Contemporary buildings and traditional haunts in downtown Los Angeles

It's one of those perfect afternoons in Los Angeles - themorning fog has cleared, a light breeze blows off the ocean, andthe temperature drifts into the mid-70s. The freeways are movingand the city is wide open, there for the taking.

This is a Sunday to be outside. But downtown, a few thousandpeople are doing the unthinkable: heading indoors. At the Cathedralof Our Lady of the Angels, the faithful and curious alike are drawnby the dramatic contemporary design, from delicate, playful angelsconces to fresco-styled tapestries that run the length of thesoaring nave, all illuminated by light filtered through alabasterwindows.

A block away, along Grand Avenue, the gleaming stainless steelpanels of the Walt Disney Concert Hall Complex seem to fadedirectly into the high blue sky. There are two indoor venues at thecomplex, which in less than a year has already become one of theworld's most recognizable buildings. The crowd arriving for the LosAngeles Philharmonic's performance of musical director Esa-PekkaSalonen's composition "Wing On Wing" is for the most part properlyproper, with a fair number of business suits and long gowns, evenfor the matinee. They will enter a hall of surpassing beauty, withwalls of Douglas fir that flow as elegantly as the lines of a fineinstrument, a space as soulful in its way as the cathedral'snave.

The other performance space is REDCAT (Roy and EdnaDisney/CalArts Theater), an intimate 250-seat venue created forexperimental theater and less traditional events, such as today'sCharles Phoenix Variety Show. Its crowd is partial to a retrohipster look, with all sorts of vintage rayon shirts featuringmartini, tiki, and palm-tree motifs.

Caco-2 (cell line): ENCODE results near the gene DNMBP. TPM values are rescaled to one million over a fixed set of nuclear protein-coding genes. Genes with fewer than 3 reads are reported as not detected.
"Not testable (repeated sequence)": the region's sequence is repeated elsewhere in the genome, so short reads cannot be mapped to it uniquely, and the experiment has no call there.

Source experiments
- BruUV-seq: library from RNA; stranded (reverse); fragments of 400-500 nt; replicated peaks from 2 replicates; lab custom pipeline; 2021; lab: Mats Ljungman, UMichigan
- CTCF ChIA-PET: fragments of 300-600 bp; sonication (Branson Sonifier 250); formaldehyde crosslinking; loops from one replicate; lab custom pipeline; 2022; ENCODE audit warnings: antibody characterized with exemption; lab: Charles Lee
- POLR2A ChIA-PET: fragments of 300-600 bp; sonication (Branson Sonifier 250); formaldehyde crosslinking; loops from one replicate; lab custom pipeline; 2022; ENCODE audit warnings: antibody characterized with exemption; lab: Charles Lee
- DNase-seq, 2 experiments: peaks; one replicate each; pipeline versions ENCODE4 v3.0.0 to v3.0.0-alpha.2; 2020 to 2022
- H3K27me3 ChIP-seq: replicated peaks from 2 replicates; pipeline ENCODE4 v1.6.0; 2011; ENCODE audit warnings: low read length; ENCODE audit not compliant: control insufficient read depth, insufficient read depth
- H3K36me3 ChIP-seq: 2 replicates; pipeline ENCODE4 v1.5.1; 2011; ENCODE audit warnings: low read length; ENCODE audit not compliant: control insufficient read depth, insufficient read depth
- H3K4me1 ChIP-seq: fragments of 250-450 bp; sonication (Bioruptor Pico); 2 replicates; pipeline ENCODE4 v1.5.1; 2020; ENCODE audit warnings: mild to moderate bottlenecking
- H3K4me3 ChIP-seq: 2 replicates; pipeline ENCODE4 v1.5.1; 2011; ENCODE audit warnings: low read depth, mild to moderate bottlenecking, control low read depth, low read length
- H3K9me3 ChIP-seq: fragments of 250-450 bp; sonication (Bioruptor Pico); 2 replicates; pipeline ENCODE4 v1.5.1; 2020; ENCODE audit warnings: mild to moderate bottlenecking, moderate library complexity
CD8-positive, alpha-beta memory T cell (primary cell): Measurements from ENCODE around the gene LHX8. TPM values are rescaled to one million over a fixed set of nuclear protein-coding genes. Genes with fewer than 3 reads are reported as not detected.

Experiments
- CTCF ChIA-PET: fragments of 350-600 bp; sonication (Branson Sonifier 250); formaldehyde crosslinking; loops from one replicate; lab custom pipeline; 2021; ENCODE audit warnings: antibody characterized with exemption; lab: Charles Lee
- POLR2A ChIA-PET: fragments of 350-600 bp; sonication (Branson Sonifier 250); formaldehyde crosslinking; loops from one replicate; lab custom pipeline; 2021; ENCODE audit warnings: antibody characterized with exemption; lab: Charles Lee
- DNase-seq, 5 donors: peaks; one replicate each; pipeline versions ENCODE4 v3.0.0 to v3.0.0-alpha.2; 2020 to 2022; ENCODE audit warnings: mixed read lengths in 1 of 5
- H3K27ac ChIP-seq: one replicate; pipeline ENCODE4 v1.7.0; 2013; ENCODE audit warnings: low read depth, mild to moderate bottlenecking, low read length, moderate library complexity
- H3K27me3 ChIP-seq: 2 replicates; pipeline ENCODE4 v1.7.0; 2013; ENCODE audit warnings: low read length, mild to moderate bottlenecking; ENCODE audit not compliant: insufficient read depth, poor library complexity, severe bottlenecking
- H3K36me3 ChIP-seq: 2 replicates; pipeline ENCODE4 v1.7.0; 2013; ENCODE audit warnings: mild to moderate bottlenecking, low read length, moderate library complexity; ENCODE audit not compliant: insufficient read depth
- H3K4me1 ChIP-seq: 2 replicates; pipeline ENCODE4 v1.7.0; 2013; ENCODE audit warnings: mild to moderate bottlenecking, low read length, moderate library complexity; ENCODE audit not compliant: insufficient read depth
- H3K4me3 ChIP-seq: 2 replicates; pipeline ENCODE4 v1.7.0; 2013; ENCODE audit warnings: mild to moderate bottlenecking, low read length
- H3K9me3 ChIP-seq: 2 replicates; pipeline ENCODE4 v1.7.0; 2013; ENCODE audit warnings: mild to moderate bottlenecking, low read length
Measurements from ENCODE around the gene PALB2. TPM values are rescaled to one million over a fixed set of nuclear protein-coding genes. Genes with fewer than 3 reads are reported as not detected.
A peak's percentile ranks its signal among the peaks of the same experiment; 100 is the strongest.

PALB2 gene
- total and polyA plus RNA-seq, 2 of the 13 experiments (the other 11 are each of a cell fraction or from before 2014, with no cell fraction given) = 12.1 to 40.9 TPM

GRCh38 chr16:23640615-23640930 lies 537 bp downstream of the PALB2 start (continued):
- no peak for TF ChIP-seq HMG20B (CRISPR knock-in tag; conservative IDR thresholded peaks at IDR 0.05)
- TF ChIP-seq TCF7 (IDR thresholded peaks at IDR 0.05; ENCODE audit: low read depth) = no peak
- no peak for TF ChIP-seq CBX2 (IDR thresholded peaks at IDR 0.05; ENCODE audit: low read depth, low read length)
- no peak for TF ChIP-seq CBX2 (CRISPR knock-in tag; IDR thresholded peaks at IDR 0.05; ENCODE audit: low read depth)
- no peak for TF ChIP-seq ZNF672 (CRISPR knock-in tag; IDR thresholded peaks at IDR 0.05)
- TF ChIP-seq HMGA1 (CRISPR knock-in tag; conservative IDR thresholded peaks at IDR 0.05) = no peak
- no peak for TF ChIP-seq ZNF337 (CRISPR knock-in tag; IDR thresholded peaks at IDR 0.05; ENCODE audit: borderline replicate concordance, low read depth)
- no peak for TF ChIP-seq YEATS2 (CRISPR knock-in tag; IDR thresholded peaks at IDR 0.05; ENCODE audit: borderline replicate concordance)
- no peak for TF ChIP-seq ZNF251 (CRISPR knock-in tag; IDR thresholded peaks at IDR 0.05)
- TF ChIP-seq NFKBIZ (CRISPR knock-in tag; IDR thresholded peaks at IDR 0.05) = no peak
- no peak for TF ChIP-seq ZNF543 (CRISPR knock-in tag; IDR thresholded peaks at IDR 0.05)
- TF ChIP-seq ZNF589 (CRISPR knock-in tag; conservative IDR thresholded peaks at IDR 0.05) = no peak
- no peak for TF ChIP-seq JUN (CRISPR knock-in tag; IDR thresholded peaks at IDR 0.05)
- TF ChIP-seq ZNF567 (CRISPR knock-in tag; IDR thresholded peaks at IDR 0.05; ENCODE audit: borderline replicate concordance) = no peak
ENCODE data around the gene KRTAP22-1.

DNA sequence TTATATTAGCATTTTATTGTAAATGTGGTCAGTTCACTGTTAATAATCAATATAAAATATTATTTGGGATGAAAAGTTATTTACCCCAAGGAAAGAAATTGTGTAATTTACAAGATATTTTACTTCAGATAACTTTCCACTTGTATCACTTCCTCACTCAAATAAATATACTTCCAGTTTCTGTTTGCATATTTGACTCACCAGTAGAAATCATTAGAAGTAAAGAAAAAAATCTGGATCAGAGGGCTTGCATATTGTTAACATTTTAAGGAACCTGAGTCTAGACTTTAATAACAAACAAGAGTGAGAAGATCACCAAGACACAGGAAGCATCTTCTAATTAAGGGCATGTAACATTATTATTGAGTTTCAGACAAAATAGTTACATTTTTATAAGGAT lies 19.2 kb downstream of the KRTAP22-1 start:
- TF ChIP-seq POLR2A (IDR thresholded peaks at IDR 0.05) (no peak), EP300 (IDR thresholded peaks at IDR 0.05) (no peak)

Phoenix comes onto the stage in a bright turquoise cosmic-cowboyoutfit with crystal rhinestones and embroidered roses. He dishes upcommentary on a series of vacation photos and movies - otherpeople's vacation photos and movies- that he has found at fleamarkets, thrift stores, and garage sales. It's part realitytelevision, part variety show, and, with Phoenix preparing anambrosia salad for the audience to eat at intermission, partperformance art and part Tupperware party too.

Phoenix, who is the author of Southern Californialand, a look back at the region in themidcentury, is an unabashed advocate for all things L.A. At leastmost things. While he considers Walt Disney Concert Hall "a unique,bizarre, break-all-the-rules kind of building," the cathedral'ssand-blasted cast-concrete walls, designed to evoke the adobe colorof California's original missions, leave him baffled.

"I think it's supposed to be something super special, but to meit looks like plywood," Phoenix says. "For 500 years, we're goingto be a city waiting for a giant stucco gun to arrive to cover allthat plywood."

Phoenix gravitates to the survivors of earlier eras alongdowntown's historic main drag, Broadway. Gems range from thelight-filled atrium and ornamental ironwork of the 1893 BradburyBuilding to Clifton's Brookdale Cafeteria, a themed eatery from the1930s with columns camouflaged as redwoods, a waterfall, and even atiny stone chapel.

Broadway is a few blocks distant but worlds away from thecultural corridor along Grand Avenue. For me, Broadway has alwaysbeen a place to connect to the city's past and to experience a LosAngeles far removed from its reputation for the gaudy andglitzy.